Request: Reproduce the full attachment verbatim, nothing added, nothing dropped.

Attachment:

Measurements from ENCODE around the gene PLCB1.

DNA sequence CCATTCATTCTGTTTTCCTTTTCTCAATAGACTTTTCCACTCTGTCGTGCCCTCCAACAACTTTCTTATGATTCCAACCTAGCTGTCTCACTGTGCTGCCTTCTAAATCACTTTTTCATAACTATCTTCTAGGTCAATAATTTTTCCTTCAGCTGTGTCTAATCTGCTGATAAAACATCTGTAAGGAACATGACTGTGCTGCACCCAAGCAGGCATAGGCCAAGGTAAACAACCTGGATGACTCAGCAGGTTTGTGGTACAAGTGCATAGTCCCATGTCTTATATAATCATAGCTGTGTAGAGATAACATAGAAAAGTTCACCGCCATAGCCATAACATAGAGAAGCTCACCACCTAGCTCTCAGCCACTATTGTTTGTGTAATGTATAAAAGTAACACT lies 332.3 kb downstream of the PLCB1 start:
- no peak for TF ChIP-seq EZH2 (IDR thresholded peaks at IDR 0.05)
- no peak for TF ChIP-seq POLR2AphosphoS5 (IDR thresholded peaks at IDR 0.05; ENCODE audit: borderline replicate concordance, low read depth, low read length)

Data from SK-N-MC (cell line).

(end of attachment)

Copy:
Measurements from ENCODE around the gene PLCB1.

DNA sequence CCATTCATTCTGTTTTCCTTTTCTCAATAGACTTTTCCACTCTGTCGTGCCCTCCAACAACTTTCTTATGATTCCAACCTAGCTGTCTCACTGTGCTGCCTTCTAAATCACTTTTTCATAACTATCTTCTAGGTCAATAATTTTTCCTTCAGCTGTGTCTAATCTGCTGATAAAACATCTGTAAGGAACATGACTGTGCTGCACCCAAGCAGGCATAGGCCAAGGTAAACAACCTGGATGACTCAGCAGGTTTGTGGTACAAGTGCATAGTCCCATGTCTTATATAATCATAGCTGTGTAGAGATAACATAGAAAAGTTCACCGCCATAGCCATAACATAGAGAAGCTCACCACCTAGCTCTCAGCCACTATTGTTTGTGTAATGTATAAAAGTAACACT lies 332.3 kb downstream of the PLCB1 start:
- no peak for TF ChIP-seq EZH2 (IDR thresholded peaks at IDR 0.05)
- no peak for TF ChIP-seq POLR2AphosphoS5 (IDR thresholded peaks at IDR 0.05; ENCODE audit: borderline replicate concordance, low read depth, low read length)

Data from SK-N-MC (cell line).